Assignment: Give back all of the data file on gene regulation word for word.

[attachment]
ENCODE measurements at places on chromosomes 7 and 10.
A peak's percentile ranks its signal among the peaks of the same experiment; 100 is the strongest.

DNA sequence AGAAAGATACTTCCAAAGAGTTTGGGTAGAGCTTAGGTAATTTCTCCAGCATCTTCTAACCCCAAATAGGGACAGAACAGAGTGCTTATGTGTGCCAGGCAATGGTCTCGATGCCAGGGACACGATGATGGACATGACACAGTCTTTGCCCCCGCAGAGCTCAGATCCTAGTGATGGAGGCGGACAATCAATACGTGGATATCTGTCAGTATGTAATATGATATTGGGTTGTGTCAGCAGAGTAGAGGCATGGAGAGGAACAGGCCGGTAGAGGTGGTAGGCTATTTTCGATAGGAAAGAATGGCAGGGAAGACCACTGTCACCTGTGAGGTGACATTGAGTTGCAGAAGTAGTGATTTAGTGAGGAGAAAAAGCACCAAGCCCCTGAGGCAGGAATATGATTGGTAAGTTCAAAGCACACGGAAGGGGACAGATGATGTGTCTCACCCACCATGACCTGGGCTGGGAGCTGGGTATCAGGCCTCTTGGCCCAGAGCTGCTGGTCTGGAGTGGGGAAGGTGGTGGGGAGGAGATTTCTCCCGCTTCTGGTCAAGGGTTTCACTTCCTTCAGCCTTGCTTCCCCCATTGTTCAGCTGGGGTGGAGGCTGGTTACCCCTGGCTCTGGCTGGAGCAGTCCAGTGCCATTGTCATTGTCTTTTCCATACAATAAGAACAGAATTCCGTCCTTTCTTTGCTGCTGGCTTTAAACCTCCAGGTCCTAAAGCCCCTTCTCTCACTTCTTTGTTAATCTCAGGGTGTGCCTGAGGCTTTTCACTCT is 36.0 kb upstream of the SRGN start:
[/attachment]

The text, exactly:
ENCODE measurements at places on chromosomes 7 and 10.
A peak's percentile ranks its signal among the peaks of the same experiment; 100 is the strongest.

DNA sequence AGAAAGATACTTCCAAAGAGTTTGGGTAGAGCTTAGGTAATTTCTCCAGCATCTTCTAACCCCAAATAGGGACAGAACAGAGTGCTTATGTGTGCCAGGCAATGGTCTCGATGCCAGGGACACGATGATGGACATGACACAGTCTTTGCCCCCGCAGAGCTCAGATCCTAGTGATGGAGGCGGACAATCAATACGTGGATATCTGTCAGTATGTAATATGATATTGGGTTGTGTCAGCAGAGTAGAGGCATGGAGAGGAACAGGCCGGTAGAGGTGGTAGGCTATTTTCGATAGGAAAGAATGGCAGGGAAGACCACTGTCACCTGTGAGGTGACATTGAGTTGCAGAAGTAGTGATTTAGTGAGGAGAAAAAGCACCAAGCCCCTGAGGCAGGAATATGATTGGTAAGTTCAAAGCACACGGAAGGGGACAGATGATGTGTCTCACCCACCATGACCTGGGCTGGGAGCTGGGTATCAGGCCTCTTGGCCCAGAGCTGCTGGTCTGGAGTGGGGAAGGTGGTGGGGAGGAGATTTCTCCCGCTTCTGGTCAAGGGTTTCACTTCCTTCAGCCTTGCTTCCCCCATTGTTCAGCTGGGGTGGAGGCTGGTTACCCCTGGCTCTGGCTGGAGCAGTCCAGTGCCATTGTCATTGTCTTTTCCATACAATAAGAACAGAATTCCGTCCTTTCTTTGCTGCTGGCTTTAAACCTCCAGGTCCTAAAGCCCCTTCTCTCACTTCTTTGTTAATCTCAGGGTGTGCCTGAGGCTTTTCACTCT is 36.0 kb upstream of the SRGN start: